Waiting for the final round
I slowly picked up again, but was definitely didn’t bounce back as quickly as last time. The mind was active but the body was weak. The final weekend was mentally tough. I just wanted the week to disappear so I wouldn’t have the agony of waiting for chemo, but I also wanted it to last forever. I didn’t do the park run in the morning, which made me sad, as I hadn’t had the energy to do it the week before either, but I wanted to save myself for the afternoon, as I only had the oomph for a half day of doing stuff.

I’d booked myself a treat for the Saturday – a chocolate cake / patisserie masterclass with Javier Cervantes (Divertimenti) at Cambridge Cookery School which was amazing. We cooked sponges and biscuits and mousses and sabayons and I came home with an Opera cake and a Mozart cake. They looked so professional and the junior doctors working with Dermot at the weekend told me they tasted great. My taste buds weren’t up to sweet stuff, and besides, I love baking for the juniors to help them through their on-call shifts. I can’t wait to go back to do another class.

For the rest of the week, I’ve done a bit of baking, refreshing my sourdough starter from the depths of the fridge and am in love with a cloche that I was given for my birthday – the rise and crust are amazing when I use it.

We also went out to eat, and managed to get a table at Byrons in Bury St Edmunds, where I thought I’d try out a new look in honour of Movember…

Final countdown
And now it’s the morning of my final chemo, and I’m panicking over what to wear, which is ridiculous. I’m seeing my surgeon beforehand to get measured for implants, so it needs to be something I can easily take on and off again. It feels silly to get glammed up for a treatment that will make me feel so lousy. I’ve seen lots of photos of women on blogs who’ve got dressed up, or pinked up, with wonderful posters from their children to celebrate the final chemo session. At the moment, I’m not in the mood for celebrating, as I know I still have ‘chemo week’ to get through.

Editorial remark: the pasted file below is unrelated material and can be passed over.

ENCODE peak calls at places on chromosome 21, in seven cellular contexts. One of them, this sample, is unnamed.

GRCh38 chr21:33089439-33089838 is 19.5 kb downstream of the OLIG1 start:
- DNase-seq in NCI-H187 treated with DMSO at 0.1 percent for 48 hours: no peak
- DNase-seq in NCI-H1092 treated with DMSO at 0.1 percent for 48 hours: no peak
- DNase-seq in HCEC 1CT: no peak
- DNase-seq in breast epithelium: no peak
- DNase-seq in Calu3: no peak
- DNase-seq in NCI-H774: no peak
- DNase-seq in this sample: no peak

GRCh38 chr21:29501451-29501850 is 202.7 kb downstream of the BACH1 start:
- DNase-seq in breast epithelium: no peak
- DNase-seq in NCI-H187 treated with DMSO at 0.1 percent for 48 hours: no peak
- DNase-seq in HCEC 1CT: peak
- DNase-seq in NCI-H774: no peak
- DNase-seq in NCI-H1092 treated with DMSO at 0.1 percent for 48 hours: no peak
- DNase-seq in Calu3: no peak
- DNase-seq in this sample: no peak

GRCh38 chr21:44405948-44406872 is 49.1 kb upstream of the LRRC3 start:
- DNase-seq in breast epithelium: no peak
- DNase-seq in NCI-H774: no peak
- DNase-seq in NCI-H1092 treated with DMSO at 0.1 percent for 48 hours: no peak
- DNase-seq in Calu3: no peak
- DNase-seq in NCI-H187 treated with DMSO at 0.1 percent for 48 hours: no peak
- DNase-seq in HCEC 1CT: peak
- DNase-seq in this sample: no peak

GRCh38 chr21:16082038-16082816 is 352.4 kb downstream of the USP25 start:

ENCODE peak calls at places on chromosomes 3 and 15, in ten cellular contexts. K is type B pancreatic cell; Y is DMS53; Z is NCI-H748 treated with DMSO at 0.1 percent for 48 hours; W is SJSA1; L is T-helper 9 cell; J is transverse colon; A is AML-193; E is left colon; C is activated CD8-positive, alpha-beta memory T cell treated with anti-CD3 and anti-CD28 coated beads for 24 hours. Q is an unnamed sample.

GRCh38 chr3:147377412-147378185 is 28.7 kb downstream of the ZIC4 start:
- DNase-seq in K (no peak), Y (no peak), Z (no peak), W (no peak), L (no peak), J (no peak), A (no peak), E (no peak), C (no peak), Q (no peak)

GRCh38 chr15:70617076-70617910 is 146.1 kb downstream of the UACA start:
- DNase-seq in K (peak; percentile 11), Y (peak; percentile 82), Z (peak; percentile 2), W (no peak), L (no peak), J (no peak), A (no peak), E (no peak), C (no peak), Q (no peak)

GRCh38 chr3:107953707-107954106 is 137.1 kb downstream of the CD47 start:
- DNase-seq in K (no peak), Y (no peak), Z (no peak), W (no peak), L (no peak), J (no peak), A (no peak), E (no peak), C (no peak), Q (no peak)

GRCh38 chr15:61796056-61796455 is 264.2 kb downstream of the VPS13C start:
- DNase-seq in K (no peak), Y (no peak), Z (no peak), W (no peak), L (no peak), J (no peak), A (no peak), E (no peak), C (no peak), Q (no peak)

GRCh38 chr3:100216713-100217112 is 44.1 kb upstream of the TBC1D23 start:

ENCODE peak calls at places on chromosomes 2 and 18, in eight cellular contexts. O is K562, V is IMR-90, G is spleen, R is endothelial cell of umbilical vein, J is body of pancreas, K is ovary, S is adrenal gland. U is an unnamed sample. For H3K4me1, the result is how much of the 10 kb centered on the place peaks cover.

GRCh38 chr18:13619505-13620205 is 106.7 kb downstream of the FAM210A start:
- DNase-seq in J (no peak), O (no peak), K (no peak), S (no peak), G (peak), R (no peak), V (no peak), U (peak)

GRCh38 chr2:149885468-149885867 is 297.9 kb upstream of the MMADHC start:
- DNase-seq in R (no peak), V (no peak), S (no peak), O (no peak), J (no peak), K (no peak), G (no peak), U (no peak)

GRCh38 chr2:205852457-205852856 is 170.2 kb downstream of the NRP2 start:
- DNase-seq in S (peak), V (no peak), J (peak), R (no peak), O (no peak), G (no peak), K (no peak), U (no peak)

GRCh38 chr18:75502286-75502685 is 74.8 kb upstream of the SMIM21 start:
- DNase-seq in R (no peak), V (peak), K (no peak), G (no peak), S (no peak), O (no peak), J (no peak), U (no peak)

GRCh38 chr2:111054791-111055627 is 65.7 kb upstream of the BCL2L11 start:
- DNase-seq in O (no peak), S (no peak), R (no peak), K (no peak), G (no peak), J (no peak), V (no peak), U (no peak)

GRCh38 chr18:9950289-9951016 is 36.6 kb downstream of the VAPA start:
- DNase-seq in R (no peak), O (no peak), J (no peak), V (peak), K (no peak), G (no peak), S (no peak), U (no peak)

The final emotion I’m dealing with is, quite frankly, ridiculous, but real. I feel guilty that I am finishing chemo, when so many of my twitter friends will never finish chemo. They have metastatic disease and have ongoing chemo to try to prolong their survival, with all the cumulative side effects that come with each cycle. And I’ve ‘only’ had 6 rounds. Is it my final chemo ever? Or my final chemo for now?

It feels wrong to be celebrating, and I will definitely wait until the nausea and fatigue has lifted before I even think about it, but again, cancer screws with your head. The cold hard facts are that it is crappy that I got breast cancer, at a young age, with no real risk factors (apart from me not having children), and it’s ironic that I got my ‘own’ disease, and now can’t have children. But I’ve almost made it through, and this is something I should be proud of.

Triathlon of treatment
Last night, on Twitter, one of my fantastic supporters suggested that I’m doing my own Triathlon – chemotherapy, surgery and radiotherapy, and I love that idea. The swimming leg is nearly over – just one final buoy to get round with a few kicks and punches from the more aggressive competitors, and maybe a couple of gulps of sea water, mud and weed before I enter T1 (transition area where you put your cycling gear on). Let’s get to it.